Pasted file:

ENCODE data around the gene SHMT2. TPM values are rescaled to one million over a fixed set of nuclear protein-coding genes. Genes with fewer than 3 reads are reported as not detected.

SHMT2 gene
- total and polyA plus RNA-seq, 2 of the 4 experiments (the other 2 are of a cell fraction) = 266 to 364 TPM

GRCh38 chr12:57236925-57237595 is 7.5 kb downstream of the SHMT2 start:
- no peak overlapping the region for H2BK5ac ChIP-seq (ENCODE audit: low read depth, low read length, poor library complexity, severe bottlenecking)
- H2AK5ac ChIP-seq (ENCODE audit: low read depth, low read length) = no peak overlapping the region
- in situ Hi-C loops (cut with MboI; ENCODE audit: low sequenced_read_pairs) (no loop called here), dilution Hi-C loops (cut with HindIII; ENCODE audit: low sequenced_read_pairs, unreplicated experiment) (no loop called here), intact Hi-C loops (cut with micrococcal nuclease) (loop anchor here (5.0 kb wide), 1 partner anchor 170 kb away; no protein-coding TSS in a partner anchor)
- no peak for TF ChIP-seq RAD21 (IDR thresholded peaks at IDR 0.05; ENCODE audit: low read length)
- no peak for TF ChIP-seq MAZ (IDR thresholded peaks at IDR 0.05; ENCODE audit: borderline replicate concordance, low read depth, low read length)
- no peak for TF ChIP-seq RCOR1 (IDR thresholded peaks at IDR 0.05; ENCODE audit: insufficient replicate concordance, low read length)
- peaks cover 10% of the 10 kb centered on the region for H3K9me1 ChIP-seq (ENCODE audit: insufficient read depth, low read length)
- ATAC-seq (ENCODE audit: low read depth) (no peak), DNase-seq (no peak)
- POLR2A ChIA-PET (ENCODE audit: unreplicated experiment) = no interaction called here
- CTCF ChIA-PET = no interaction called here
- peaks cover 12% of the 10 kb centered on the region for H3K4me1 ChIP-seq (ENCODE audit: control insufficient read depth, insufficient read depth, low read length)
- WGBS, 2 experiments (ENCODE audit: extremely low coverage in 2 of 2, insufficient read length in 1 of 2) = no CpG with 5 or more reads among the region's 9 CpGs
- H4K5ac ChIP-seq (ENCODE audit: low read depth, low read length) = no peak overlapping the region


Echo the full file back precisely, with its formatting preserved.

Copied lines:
ENCODE data around the gene SHMT2. TPM values are rescaled to one million over a fixed set of nuclear protein-coding genes. Genes with fewer than 3 reads are reported as not detected.

SHMT2 gene
- total and polyA plus RNA-seq, 2 of the 4 experiments (the other 2 are of a cell fraction) = 266 to 364 TPM

GRCh38 chr12:57236925-57237595 is 7.5 kb downstream of the SHMT2 start:
- no peak overlapping the region for H2BK5ac ChIP-seq (ENCODE audit: low read depth, low read length, poor library complexity, severe bottlenecking)
- H2AK5ac ChIP-seq (ENCODE audit: low read depth, low read length) = no peak overlapping the region
- in situ Hi-C loops (cut with MboI; ENCODE audit: low sequenced_read_pairs) (no loop called here), dilution Hi-C loops (cut with HindIII; ENCODE audit: low sequenced_read_pairs, unreplicated experiment) (no loop called here), intact Hi-C loops (cut with micrococcal nuclease) (loop anchor here (5.0 kb wide), 1 partner anchor 170 kb away; no protein-coding TSS in a partner anchor)
- no peak for TF ChIP-seq RAD21 (IDR thresholded peaks at IDR 0.05; ENCODE audit: low read length)
- no peak for TF ChIP-seq MAZ (IDR thresholded peaks at IDR 0.05; ENCODE audit: borderline replicate concordance, low read depth, low read length)
- no peak for TF ChIP-seq RCOR1 (IDR thresholded peaks at IDR 0.05; ENCODE audit: insufficient replicate concordance, low read length)
- peaks cover 10% of the 10 kb centered on the region for H3K9me1 ChIP-seq (ENCODE audit: insufficient read depth, low read length)
- ATAC-seq (ENCODE audit: low read depth) (no peak), DNase-seq (no peak)
- POLR2A ChIA-PET (ENCODE audit: unreplicated experiment) = no interaction called here
- CTCF ChIA-PET = no interaction called here
- peaks cover 12% of the 10 kb centered on the region for H3K4me1 ChIP-seq (ENCODE audit: control insufficient read depth, insufficient read depth, low read length)
- WGBS, 2 experiments (ENCODE audit: extremely low coverage in 2 of 2, insufficient read length in 1 of 2) = no CpG with 5 or more reads among the region's 9 CpGs
- H4K5ac ChIP-seq (ENCODE audit: low read depth, low read length) = no peak overlapping the region